I need to replace a character on file portions matching a certain regexp. To be precise, I need to remove spaces with - in ill-formed markdown links, e.g.:

[This is my link](actual bad link.md)

should become:

[This is my link](actual-bad-link.md)

I can match something that begins with ( and ends with .md) with a regexp in sed, but then I don't know how to tell sed to replace only the spaces in the matched expression. Is there a way to do this (possibly also with another command line tool like e.g. awk)?


Edit: to be minimal, I'd be happy with any command that replaces all the spaces between ( and .md) with -.

  • 1
    What about (x) 1.md)? Arguably the space is between ( and .md).
    – Quasímodo
    Commented Mar 17, 2021 at 19:47
  • 2
    @ Nicola Mori you should post a representative set of input data rather than a minimal contrived one.Because the accuracy depends on that not to mention the iterations needed.
    – guest_7
    Commented Mar 18, 2021 at 2:07
  • 1
    Do you want to replace spaces within all (...) pairs or only those (...) pairs that immediately follow a [...] pair?
    – Ed Morton
    Commented Mar 18, 2021 at 15:15
  • 1
    @EdMorton I had to comment (now deleted) a couple of times for clarification to wring out the last paragraph from the question, which narrows it down a bit. Yours was one of my clarification requests. Apparently the asker is not much interested in making this question well-defined, since he explicitly says that pointing out corner cases is unhelpful. Unfortunately sometimes we just have to give up.
    – Quasímodo
    Commented Mar 18, 2021 at 18:31
  • 1
    @Quasímodo Yeah I upvoted your comment and the one from guest_7 earlier and saw that comment from the OP and was going to post a response that what's realistic or not is something only they know in their mind, all we can do is point out those non-sunny-day cases to try to help them and get clarity on their actual requirements beyond the one trivial case in the example. I haven't posted an answer due to that comment, thought I'd give them another chance to specify their requirements.
    – Ed Morton
    Commented Mar 18, 2021 at 18:34

2 Answers 2


For a single instance per line, and no nested parentheses, you could do something like this with match and substr:

$ echo '[This is my link](actual bad link.md) other stuff' | awk '
      s = substr($0,RSTART,RLENGTH); gsub(/ /,"-", s); 
      print substr($0,1,RSTART-1) s substr($0,RSTART+RLENGTH)}
[This is my link](actual-bad-link.md) other stuff

GNU awk has a non-standard extension to capture match groups into an array, but IMO it doesn't buy you much here.

While you could loop the match to achieve global replacement, Perl might be a better option ex.

$ echo '[This is my link](actual bad link.md) other stuff' | perl -pe '
    s{(\(.*?\.md\))}{$1 =~ s/ /-/gr}ge
[This is my link](actual-bad-link.md) other stuff
  • The perl option seems to work for me . It does the job also for multiple links on the same line. Thanks! Commented Mar 18, 2021 at 10:29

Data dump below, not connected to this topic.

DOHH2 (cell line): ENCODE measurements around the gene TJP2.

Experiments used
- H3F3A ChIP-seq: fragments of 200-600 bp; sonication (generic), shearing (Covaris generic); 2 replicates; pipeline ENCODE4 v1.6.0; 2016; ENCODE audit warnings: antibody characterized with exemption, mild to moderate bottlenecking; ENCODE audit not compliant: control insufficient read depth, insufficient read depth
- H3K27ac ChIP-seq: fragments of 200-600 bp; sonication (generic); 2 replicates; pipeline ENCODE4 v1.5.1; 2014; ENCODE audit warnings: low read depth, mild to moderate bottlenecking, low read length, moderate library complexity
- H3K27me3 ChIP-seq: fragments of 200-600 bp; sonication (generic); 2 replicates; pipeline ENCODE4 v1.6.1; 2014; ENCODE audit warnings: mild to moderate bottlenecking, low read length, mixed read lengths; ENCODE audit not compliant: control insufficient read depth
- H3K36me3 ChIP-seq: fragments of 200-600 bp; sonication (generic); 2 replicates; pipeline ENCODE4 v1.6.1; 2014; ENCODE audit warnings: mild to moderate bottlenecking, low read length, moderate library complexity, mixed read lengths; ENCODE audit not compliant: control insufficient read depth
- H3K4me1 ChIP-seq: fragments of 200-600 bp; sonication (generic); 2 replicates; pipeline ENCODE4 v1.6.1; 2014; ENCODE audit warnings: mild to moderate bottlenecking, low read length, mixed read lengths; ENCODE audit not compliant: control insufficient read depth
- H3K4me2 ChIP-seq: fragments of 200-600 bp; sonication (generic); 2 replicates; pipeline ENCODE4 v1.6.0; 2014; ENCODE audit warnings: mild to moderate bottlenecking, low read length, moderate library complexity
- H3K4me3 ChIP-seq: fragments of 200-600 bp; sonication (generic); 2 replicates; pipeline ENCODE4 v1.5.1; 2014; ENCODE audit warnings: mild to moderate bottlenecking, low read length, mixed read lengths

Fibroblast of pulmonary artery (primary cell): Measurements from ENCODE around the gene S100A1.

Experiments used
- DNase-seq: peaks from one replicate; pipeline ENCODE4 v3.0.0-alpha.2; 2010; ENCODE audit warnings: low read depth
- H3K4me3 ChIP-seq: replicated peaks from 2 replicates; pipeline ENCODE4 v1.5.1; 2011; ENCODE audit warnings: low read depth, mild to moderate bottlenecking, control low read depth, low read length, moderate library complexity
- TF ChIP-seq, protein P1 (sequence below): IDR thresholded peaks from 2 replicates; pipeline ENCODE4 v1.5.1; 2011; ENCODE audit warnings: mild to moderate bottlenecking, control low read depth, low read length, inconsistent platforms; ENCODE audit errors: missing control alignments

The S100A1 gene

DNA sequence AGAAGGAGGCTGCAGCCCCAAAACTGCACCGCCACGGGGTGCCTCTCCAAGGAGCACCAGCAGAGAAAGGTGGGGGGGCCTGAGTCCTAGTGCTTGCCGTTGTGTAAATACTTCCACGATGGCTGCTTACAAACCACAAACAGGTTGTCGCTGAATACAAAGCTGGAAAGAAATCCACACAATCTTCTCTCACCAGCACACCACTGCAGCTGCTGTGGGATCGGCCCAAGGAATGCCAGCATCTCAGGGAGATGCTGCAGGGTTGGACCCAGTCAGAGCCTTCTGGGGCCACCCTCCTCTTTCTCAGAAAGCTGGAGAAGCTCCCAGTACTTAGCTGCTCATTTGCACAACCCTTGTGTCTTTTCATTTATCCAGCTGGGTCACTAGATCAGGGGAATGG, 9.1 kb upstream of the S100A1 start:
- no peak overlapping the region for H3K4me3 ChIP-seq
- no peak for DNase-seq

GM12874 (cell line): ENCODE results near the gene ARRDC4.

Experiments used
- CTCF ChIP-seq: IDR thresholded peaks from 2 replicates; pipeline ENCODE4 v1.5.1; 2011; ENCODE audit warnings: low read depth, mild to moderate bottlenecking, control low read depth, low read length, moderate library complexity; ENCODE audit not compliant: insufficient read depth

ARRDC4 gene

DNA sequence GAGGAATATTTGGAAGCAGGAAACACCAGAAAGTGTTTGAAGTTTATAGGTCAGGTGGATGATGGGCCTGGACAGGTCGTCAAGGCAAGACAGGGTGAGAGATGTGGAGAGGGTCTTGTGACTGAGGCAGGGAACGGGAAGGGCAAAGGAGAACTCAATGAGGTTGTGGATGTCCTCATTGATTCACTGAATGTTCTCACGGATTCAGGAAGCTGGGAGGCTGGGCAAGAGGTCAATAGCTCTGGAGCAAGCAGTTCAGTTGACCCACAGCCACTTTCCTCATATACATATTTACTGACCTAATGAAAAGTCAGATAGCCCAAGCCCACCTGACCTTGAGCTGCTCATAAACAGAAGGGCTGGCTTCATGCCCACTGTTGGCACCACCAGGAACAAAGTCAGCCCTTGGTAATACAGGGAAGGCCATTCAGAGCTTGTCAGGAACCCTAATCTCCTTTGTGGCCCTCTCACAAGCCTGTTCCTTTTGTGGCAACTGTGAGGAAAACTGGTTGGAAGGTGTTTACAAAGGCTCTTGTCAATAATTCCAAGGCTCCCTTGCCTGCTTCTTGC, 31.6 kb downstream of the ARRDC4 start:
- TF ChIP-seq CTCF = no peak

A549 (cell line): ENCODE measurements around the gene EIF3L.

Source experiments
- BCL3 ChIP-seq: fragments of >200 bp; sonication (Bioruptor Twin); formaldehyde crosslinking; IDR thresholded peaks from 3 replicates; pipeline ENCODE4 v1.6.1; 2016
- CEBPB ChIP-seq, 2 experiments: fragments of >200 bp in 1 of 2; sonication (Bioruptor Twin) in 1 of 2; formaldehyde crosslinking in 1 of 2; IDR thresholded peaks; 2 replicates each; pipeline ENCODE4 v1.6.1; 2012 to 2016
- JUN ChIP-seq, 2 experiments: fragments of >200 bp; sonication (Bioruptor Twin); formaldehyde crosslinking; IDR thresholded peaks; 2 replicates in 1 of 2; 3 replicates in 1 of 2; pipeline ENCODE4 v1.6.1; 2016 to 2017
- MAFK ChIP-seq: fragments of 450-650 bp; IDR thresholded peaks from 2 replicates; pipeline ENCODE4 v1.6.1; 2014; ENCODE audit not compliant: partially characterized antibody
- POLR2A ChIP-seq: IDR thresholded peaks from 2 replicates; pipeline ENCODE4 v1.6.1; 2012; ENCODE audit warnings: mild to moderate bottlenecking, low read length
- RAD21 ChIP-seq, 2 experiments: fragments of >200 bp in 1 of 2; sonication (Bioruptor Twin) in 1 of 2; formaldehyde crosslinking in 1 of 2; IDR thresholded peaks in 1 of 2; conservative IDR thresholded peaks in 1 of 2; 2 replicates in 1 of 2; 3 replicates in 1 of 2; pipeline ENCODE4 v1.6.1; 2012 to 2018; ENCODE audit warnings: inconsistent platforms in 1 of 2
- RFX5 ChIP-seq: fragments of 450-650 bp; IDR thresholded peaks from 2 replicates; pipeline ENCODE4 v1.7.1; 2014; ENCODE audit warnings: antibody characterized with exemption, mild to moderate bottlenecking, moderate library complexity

You can use the tr command tr with the -t flag takes two arguments first the character you want to replace and the second is what to replace it with.

cat data | tr -t " " "-" 

This will replace all spaces with - but it should be trivial to pull out the second half of the links. EDIT: Here is agrepcommand to pull out whats between the( )`

grep -Po '(?<=\().*(?=\))'

EDIT: This is an example how this can be done with the core utils. This script can also be shorted I used the variables to try and make it a little easier to read. grep or sed or awk any of those command could be used to produce the same output.

data="[This is my link](actual bad link.md)"
r=$(echo $data | grep -Po '(?<=\().*(?=\))')
n=$(echo $data | grep -Po '(?<=\().*(?=\))' | tr -s ' ' '-')
t=$(echo $data | sed "s|${r}|${n}|")

echo $t
  • 1
    That cannot work. tr alone will convert ALL spaces to -s, not just those in the target strings, and while grep will identify the target strings it (paired with tr or not) has no way to modify those strings and put them back into the original text. You need a tool that can actually edit text for this task.
    – Ed Morton
    Commented Mar 18, 2021 at 15:18
  • I have to disagree with that comment I cant add lines in comments so i added an edit to my original answer this is easliy done with core utils and my script could be shortened using the variables to make it a little easier to understand. Commented Mar 19, 2021 at 21:22
  • 1
    I didn't say you couldn't write a shell script, I said you can't do it with tr alone and you can't do it with grep even with tr and that you need a tool that can actually edit text for this task. You've added that tool that can edit text, sed, but even then it'll still fail when r contains regexp metachars, n contains backreference chars, either of them contain the delimiter chars, other strings that look like r exist earlier in the line, etc.
    – Ed Morton
    Commented Mar 19, 2021 at 22:19

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